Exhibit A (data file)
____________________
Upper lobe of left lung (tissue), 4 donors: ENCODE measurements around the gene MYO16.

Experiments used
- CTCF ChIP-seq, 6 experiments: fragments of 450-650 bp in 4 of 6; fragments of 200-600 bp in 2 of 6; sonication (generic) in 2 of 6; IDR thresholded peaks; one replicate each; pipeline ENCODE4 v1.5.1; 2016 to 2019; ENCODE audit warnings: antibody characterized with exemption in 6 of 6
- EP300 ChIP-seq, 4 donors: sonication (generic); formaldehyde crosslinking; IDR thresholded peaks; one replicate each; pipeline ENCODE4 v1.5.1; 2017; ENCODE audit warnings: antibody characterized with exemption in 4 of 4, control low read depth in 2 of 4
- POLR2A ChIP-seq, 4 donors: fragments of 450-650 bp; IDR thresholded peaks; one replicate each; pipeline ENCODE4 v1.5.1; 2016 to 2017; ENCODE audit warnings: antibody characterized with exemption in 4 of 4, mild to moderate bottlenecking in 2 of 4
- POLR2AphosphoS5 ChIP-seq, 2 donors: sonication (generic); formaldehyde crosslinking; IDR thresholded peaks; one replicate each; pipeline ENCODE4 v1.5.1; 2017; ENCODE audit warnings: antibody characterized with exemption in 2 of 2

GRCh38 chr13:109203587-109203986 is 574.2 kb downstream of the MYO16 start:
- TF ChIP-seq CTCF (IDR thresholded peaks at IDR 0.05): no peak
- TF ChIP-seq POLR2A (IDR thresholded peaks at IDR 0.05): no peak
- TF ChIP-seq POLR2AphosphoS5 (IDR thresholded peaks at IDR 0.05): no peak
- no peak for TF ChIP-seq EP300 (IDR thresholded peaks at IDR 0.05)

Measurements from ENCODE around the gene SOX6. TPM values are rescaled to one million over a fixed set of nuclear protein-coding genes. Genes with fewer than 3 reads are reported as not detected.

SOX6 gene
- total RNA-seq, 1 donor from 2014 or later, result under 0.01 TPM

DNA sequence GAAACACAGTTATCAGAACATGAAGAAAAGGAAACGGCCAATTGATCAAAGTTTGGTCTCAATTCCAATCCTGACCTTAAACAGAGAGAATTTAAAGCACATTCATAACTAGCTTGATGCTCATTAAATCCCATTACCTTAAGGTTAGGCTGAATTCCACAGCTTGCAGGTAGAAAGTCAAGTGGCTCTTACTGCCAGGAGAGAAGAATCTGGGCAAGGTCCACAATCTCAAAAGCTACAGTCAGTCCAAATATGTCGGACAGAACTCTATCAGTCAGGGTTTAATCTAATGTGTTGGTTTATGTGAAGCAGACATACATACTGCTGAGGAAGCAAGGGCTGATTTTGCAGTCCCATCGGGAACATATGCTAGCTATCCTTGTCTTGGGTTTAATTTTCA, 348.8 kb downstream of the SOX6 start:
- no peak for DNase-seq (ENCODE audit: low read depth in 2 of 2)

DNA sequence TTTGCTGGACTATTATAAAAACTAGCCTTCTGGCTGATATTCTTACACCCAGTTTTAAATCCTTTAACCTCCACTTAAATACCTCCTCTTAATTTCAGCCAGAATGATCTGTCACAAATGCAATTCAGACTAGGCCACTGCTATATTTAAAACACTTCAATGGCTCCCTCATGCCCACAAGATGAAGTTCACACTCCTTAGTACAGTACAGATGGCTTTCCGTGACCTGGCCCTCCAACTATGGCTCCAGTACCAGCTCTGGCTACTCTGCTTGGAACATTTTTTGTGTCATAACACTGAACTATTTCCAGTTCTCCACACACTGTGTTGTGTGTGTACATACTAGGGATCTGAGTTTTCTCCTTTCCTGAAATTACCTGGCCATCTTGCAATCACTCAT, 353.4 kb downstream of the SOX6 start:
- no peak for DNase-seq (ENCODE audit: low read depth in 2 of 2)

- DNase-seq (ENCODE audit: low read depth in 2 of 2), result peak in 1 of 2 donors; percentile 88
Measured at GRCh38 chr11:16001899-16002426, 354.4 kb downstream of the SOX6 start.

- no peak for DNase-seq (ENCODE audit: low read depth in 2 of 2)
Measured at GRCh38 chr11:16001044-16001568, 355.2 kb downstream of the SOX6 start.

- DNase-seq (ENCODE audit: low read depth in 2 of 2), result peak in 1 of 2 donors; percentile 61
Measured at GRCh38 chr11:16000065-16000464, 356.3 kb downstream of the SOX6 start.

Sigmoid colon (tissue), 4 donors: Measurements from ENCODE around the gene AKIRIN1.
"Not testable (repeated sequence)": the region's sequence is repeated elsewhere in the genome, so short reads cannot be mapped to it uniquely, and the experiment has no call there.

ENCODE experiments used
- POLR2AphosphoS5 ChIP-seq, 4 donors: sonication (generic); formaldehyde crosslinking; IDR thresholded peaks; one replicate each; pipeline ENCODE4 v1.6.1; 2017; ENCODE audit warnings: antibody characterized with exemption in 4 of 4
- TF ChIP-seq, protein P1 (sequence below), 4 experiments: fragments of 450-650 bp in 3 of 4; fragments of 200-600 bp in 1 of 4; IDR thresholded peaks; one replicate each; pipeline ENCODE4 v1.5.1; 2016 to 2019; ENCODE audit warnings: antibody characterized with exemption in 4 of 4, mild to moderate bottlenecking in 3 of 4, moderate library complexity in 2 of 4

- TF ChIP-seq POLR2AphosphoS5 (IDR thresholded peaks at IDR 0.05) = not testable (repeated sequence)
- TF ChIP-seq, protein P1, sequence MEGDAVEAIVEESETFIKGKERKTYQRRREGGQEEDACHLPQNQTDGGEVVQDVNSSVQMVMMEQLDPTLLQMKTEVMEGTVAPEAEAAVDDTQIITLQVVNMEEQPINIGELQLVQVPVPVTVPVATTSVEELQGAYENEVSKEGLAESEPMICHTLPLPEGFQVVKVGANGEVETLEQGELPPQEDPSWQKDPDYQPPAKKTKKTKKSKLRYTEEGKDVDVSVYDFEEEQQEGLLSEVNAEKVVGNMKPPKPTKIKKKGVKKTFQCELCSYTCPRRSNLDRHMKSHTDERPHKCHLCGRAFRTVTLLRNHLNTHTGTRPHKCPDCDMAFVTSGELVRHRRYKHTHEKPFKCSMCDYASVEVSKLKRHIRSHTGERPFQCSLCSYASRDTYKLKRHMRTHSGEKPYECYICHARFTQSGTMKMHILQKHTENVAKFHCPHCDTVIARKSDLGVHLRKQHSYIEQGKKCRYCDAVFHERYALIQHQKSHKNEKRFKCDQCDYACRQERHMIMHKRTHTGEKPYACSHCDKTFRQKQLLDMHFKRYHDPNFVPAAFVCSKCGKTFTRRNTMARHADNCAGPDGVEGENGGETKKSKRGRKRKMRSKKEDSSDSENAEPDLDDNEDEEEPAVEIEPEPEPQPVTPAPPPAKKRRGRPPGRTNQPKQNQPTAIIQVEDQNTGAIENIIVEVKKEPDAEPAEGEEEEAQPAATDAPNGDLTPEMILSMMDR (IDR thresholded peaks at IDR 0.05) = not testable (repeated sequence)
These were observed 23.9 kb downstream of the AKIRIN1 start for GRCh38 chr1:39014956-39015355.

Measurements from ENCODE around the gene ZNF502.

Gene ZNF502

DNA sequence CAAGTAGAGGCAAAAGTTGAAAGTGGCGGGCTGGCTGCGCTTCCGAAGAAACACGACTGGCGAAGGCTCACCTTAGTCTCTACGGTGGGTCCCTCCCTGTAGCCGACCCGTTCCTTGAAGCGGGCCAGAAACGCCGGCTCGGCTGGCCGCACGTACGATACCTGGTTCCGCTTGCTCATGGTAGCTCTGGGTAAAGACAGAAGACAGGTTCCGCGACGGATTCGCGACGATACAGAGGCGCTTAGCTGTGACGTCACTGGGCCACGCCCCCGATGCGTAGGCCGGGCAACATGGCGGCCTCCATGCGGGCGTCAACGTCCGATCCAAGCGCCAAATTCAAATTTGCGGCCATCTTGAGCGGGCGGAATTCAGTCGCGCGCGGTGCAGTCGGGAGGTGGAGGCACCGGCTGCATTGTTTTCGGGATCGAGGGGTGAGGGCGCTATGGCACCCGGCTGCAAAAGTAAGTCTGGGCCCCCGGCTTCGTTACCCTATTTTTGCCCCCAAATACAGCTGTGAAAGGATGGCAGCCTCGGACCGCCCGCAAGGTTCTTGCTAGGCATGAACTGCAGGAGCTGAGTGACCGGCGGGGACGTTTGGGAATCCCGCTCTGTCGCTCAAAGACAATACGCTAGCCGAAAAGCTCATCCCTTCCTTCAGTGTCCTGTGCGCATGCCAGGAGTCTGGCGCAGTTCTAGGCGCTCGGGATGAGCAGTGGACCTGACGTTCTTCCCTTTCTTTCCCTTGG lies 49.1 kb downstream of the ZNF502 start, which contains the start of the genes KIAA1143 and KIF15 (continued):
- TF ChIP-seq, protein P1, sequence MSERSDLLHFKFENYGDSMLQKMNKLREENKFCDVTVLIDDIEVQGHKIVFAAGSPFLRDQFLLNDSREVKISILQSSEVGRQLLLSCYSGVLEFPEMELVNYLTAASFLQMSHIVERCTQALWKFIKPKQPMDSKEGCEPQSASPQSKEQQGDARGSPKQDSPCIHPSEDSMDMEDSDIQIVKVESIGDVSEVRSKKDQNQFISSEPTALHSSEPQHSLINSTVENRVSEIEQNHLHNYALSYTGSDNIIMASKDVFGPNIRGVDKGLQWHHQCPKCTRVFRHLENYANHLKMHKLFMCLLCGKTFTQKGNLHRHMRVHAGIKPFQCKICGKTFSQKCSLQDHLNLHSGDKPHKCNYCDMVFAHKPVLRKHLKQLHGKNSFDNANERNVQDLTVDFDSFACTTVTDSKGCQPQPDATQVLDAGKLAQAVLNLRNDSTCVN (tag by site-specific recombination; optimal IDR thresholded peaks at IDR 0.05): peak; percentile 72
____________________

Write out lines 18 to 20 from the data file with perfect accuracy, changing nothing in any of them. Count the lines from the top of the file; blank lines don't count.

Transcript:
- no peak for DNase-seq (ENCODE audit: low read depth in 2 of 2)

- DNase-seq (ENCODE audit: low read depth in 2 of 2), result peak in 1 of 2 donors; percentile 88
Measured at GRCh38 chr11:16001899-16002426, 354.4 kb downstream of the SOX6 start.